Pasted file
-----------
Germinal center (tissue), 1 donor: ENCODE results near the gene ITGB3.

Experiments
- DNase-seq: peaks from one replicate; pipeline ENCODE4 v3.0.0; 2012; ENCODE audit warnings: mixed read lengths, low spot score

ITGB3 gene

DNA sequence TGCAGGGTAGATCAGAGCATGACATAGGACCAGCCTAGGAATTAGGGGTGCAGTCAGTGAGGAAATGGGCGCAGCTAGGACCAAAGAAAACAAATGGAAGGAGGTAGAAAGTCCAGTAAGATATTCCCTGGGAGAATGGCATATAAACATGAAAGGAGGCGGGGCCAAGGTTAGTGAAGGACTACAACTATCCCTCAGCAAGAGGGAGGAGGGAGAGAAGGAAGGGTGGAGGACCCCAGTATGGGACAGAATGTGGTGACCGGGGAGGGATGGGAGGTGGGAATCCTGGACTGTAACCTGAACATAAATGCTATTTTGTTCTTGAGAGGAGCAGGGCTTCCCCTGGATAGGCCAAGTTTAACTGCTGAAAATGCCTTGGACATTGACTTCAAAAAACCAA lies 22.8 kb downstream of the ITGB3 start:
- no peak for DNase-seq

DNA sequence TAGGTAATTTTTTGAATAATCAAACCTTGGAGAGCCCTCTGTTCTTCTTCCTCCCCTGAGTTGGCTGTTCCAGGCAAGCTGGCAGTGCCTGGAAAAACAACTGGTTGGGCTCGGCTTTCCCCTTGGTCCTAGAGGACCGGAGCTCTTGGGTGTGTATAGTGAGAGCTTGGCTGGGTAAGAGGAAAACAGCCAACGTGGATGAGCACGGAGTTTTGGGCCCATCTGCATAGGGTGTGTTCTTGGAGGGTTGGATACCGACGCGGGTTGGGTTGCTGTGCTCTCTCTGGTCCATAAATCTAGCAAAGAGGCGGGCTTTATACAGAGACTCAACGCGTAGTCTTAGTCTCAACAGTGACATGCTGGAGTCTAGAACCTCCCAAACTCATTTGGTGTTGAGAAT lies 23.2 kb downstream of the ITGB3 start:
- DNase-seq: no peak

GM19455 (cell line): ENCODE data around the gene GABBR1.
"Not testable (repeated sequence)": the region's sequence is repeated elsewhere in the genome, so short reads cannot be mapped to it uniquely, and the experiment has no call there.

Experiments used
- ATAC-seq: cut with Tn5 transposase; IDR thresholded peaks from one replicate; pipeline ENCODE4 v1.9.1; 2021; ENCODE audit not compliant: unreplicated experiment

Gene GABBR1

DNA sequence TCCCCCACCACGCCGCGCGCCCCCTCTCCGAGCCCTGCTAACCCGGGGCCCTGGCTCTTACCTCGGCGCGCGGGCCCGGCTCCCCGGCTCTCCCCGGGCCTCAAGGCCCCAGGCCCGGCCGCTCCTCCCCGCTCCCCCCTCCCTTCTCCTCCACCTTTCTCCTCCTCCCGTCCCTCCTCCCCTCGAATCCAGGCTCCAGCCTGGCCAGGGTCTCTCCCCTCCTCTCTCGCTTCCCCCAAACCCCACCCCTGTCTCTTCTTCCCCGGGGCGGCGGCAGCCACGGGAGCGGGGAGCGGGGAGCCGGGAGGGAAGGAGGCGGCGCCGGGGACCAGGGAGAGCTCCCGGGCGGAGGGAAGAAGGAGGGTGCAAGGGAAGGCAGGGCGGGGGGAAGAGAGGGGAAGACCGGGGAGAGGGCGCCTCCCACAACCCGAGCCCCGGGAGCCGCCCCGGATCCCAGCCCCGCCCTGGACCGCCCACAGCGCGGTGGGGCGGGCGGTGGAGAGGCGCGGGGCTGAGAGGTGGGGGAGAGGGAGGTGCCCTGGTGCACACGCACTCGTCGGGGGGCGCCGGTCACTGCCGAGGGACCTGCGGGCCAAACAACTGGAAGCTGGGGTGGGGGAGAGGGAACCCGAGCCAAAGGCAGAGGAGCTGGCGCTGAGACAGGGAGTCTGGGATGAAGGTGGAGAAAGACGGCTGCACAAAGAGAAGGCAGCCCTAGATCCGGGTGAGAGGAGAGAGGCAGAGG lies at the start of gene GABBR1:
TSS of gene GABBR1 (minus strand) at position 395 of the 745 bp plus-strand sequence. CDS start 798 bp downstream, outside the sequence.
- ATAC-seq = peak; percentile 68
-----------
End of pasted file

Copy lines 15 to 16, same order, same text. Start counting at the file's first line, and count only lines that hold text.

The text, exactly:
TSS of gene GABBR1 (minus strand) at position 395 of the 745 bp plus-strand sequence. CDS start 798 bp downstream, outside the sequence.
- ATAC-seq = peak; percentile 68